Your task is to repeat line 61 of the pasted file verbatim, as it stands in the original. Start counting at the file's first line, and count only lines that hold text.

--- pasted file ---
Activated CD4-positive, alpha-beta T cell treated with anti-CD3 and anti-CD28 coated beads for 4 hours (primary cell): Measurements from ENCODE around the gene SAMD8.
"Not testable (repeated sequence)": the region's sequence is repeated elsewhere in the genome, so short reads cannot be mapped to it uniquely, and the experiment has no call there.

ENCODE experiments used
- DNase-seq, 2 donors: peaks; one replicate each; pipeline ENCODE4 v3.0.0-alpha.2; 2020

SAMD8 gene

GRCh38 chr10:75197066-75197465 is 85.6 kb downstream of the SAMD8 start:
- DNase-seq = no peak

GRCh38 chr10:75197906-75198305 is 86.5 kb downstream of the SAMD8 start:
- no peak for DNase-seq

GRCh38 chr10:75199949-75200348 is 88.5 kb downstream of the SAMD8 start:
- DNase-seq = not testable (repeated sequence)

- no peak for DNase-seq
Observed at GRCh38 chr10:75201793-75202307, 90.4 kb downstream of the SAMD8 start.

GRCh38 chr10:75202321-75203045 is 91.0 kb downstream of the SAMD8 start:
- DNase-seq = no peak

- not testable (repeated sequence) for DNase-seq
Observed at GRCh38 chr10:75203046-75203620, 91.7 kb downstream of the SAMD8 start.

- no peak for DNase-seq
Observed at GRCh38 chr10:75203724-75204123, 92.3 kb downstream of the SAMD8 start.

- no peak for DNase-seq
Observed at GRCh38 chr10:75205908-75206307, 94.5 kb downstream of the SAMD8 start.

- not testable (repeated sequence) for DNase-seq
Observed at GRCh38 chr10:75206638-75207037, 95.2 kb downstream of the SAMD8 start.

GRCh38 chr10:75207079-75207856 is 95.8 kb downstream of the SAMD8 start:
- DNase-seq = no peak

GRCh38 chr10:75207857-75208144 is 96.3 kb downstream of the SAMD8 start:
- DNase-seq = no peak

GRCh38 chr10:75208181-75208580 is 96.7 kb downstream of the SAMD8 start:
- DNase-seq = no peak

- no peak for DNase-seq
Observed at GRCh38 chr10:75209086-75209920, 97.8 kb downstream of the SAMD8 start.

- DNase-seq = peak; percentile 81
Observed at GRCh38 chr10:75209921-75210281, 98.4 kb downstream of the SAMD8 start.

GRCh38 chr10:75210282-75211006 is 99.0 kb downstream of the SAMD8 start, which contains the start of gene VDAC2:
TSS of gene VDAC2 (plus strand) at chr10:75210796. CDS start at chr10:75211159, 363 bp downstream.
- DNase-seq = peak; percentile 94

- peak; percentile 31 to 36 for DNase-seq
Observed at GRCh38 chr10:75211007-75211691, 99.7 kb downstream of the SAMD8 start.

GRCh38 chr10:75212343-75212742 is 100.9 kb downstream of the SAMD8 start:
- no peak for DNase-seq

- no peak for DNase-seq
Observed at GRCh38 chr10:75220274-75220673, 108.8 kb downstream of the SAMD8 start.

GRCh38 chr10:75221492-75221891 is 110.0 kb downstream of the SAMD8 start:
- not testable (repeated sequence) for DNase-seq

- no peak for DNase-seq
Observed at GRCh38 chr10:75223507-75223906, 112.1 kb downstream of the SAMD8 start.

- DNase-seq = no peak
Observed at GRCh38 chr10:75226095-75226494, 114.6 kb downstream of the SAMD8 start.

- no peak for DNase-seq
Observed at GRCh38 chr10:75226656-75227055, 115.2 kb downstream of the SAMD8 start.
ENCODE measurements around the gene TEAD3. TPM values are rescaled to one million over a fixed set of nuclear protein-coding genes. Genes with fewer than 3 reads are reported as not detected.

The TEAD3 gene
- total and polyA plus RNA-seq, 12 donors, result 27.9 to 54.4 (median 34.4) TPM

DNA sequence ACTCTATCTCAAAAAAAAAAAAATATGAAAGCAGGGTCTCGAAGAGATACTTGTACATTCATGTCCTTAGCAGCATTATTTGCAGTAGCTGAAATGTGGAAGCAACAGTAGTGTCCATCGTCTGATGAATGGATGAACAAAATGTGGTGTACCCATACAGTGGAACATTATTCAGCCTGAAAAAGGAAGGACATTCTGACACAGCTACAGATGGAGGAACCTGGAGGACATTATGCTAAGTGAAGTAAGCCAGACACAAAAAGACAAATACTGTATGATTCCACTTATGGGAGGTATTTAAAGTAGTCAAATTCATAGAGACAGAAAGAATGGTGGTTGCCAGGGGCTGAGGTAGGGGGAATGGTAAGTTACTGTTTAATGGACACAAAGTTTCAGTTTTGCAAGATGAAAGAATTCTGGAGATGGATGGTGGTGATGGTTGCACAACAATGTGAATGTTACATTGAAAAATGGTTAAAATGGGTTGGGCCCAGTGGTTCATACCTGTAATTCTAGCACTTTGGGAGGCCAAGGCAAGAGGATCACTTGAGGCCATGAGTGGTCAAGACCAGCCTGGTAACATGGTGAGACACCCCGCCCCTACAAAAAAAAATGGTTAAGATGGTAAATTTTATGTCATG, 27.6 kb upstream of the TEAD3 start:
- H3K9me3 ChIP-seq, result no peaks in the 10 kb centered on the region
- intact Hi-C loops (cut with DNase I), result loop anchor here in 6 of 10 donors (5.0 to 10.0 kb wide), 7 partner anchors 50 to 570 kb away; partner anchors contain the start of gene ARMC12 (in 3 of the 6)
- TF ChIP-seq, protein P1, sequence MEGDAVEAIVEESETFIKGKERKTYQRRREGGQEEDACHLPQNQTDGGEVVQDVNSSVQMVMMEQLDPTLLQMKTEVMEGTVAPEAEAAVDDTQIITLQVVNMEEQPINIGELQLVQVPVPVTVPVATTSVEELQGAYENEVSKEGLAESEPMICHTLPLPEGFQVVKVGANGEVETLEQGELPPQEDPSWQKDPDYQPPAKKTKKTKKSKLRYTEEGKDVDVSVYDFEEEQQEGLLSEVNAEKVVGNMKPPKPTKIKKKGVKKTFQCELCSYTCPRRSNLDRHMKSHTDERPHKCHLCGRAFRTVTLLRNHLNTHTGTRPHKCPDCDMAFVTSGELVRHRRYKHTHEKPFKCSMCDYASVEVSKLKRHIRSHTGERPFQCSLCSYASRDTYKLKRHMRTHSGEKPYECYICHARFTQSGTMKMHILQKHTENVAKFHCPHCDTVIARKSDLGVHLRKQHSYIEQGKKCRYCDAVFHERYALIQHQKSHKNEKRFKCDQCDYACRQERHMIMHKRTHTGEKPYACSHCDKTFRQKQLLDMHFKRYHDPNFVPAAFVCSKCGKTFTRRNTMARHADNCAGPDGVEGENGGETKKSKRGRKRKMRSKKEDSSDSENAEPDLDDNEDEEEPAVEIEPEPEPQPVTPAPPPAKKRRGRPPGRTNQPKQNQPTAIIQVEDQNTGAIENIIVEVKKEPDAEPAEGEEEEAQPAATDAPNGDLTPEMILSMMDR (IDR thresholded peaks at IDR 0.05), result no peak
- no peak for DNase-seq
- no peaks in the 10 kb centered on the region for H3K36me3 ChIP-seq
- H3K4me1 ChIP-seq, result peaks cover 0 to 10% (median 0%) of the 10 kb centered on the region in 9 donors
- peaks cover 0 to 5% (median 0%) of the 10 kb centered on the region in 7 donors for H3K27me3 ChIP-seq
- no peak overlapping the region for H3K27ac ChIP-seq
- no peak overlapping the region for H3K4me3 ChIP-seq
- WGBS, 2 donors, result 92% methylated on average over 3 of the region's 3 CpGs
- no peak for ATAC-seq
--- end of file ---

- peaks cover 0 to 5% (median 0%) of the 10 kb centered on the region in 7 donors for H3K27me3 ChIP-seq